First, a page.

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April 26, 2017

Why You Don't Need to be Technical to be a Test Analyst

When considering IT as a profession, most people assume that you need to be technically minded and highly knowledgeable about computer software – the picture of the computer boffin springs to mind! However, while technical skills can be helpful (understanding how the software was built can indeed be very enlightening), there are many other important skills that the Test Analyst must possess to be successful.

 

So, what does a Test Analyst do?

A Test Analyst analyses (obviously…), designs, executes, reports on bugs, and last but not least, communicates with Clients, Developers, Business Analysts and Managers. None of these activities require to be particularly technical. Depending on the project that you are assigned to, you may need to be able to read and process vast amounts of information in the test preparation stage. Additionally, complex and detailed requirement documentation can sometimes be contradictory. In this case, you need to be very organised, make notes and prepare questions to clarify or confirm.

On the other hand, you may be given no documentation whatsoever – perhaps just a workflow, or a mere email. In either case scenario, it is best to avoid making assumptions, and to instead ask as many questions as you feel is necessary so that you know that you are on the same page as the client. In this sense, the Test Analyst preferably requires to be a good written and oral communicator and be happy to interact with project stakeholders. Test design requires concision and clarity of purpose as well as a great tolerance of repetition – a lot of copy-pasting takes place in that phase of testing. You also need to be very organised in the way you design your documents, in case you do not have access to a good test management tool such as Application Lifecycle Management (ALM). Organisation is important so that your test cases are user friendly for the Tester in charge of the execution.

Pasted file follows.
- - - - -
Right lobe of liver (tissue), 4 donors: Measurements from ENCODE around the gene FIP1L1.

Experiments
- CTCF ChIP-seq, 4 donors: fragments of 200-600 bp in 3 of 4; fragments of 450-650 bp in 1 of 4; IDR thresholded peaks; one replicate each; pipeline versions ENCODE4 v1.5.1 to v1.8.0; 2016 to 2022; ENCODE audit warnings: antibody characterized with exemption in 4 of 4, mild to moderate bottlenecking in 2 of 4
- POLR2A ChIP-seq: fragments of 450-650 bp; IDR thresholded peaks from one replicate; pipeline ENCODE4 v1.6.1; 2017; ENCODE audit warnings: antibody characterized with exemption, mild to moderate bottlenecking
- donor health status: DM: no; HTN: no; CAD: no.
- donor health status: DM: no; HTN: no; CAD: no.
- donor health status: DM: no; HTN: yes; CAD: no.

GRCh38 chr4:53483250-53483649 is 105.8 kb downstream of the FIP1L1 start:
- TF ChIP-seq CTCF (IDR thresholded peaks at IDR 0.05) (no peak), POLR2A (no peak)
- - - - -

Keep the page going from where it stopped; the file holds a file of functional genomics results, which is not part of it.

The execution itself may demand to be more technical from the point of view that you will need to set up your devices, but unless you are completely technology averse (in which case software testing may not be for you), that is where testing becomes fun. A passion for learning and experiencing new technology is key. You can find yourself surrounded by iOS and Android mobiles and tablets, screens with different browsers, views to switch between to check, compare and record your findings. 

Mobiletech Final

Attention to detail is key, and the ultimate goal is to ensure the best possible user experience once the system goes live. Bug reporting is also fun but not technical; again, it requires clarity of language so that your instructions can be reproduced by the developer in charge of reviewing your findings. Ultimately, you are required to be inventive and think of creative ways to break software but you don’t need to fix it!

In conclusion, having recently left school as pupil / teacher, we could not resist finishing with a definition and creating an acrostic to summarise the attributes of a Test Analyst:

 

ANALYTICAL 
Definition: The ability to visualize, articulate, conceptualize or solve both complex and uncomplicated problems by making decisions that are sensible given the available information.

  • A ttentive to detail
  • N ot necessarily nerdy
  • A rticulate
  • L iterate
  • Y oung (in mind)
  • T olerant of repetition
  • I maginative
  • C ommunicative
  • A daptable
  • L ogical

Post Scriptum: Being a Test Analyst also requires being patient - there can be a lot of waiting around involved…

 

By Gillian Galloway and Cecile Robb - Test Analysts, Edge Testing

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